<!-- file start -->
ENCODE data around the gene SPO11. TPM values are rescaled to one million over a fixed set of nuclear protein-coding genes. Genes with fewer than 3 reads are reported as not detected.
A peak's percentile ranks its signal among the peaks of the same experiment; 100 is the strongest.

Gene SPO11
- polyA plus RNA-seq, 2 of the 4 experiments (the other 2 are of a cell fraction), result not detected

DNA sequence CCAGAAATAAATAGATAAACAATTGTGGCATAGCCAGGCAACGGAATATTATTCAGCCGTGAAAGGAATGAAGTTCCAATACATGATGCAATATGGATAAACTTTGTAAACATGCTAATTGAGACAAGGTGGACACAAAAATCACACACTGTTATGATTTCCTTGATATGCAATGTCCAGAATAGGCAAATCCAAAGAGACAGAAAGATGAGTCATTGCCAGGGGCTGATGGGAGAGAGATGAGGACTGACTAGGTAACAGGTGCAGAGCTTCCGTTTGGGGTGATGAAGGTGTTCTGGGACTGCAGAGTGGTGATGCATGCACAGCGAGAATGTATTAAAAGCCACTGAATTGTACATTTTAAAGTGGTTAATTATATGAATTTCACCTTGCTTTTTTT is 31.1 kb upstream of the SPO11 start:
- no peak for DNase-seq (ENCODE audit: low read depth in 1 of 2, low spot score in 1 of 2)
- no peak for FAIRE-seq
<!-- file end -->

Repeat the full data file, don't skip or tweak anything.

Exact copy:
ENCODE data around the gene SPO11. TPM values are rescaled to one million over a fixed set of nuclear protein-coding genes. Genes with fewer than 3 reads are reported as not detected.
A peak's percentile ranks its signal among the peaks of the same experiment; 100 is the strongest.

Gene SPO11
- polyA plus RNA-seq, 2 of the 4 experiments (the other 2 are of a cell fraction), result not detected

DNA sequence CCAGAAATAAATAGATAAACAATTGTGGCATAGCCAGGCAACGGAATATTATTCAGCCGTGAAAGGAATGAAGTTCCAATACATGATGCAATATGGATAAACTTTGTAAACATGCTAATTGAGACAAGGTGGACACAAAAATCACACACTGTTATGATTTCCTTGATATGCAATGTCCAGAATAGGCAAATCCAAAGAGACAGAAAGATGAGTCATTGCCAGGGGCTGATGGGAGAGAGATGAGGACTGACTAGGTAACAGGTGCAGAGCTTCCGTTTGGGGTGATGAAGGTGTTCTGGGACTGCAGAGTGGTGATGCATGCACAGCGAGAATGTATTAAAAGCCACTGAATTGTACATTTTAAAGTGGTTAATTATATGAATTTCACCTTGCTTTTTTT is 31.1 kb upstream of the SPO11 start:
- no peak for DNase-seq (ENCODE audit: low read depth in 1 of 2, low spot score in 1 of 2)
- no peak for FAIRE-seq